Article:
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2006 Spotlight

U.S. Student and Adult Performance on International Assessments of Educational Achievement

How Do U.S. Students and Adults Compare With Their Peers in Other Countries?

Science

Two international assessments measure aspects of science skills. The Trends in International Mathematics and Science Study (TIMSS) focuses on students’ performance on science that they are likely to have encountered in school by grades 4 and 8; and the Program for International Student Assessment (PISA) focuses on the ability of 15-year-olds to apply science knowledge and skills to a variety of materials with a real-life context.

TIMSS

As noted earlier, TIMSS was administered three times (in grades 4 and 8 in 1995 and 2003 and in grade 8 in 1999) across a range of countries. Closely linked with the curricula of the participating countries, TIMSS provides a measure of the degree to which students have learned concepts that they have encountered in school.

In every science administration, regardless of the measure, grade, or age tested, Japanese students, on average, outperformed U.S. students in science (Lemke et al. 2004; Gonzales et al. 2004). Otherwise, U.S. students’ performance in science is mixed: U.S. students performed better than their international peers in some countries and worse than their peers in other countries.

  • From 1995 to 2003, U.S. 4th-graders showed no measurable change in science performance on average, while 8th-graders showed some improvement.

According to TIMSS, over time U.S. 4th-graders are being outpaced by their international peers in science, while U.S. 8th-graders are making progress (Gonzales et al. 2004).

TIMSS 2003 science results at the 4th grade show that, on average, U.S. students performed above the international average, and had higher average scores than their peers in 16 of the 24 other participating countries (table 8). Students in three countries—Singapore, Chinese Taipei, and Japan—outperformed U.S. 4th-graders, on average. Nonetheless, U.S. 4th-graders made no significant progress between 1995 and 2003, and they did not keep pace with improved scores among students in several other countries (Gonzales et al. 2004). Fourth-graders in nine countries demonstrated improvement in their average science scores over this period. Consequently, among the 14 other countries that participated at 4th grade in both years, students in the United States outperformed students in fewer countries in 2003 than in 1995 (8 compared with 13). Taken together, these data suggest that U.S. 4th-graders are not keeping pace with their international peers in science.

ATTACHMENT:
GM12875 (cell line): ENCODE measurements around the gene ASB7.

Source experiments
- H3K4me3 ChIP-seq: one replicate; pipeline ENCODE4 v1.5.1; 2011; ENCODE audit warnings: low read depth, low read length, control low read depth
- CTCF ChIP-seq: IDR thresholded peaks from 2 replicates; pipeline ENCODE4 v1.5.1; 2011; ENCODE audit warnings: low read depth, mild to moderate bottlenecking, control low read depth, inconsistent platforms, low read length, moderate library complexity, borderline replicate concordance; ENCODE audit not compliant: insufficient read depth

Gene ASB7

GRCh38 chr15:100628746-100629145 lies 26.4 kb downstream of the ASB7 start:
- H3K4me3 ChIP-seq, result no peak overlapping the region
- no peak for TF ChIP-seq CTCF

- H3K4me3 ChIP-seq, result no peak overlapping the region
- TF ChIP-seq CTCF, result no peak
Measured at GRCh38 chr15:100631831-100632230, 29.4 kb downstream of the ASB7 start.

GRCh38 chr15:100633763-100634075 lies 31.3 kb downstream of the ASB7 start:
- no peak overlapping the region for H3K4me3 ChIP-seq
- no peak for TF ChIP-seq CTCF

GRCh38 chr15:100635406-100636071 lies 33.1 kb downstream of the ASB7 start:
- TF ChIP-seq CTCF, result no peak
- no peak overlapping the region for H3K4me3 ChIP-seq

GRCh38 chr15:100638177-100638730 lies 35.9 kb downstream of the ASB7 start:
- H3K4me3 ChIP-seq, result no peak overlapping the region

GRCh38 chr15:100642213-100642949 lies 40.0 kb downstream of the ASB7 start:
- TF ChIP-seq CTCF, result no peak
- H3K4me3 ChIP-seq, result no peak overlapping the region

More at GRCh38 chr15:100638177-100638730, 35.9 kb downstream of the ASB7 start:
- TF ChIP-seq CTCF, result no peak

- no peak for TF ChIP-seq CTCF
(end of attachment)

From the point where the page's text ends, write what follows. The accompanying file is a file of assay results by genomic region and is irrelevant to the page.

U.S. 4th-graders performed above the international average in all three science content areas (life science, physical science, and earth science) in 2003 (Martin et al. 2004). In addition, a greater percentage of U.S. students performed at the advanced TIMSS international benchmark compared with the international average (13 vs. 7 percent), but even so, the percentage of U.S. 4th-graders performing at this level declined from 1995 (when it was 19 percent).

Turning to 8th grade, U.S. students, on average, performed above the international average and had higher science scores than their peers in 32 of the 44 other participating countries in 2003 (table 8). U.S. 8th-graders improved their average science performance between 1995 and 2003, with the gain occurring primarily between 1999 and 2003 (Gonzales et al. 2004). Moreover, the relative standing of U.S. 8th-graders was higher in 2003 than in 1995 in relation to students in the 21 other countries participating in TIMSS in both years. That is, of the countries participating in both 1995 and 2003, U.S. 8th-graders outscored their international peers, on average, in 11 countries in 2003 compared with 5 countries in 1995.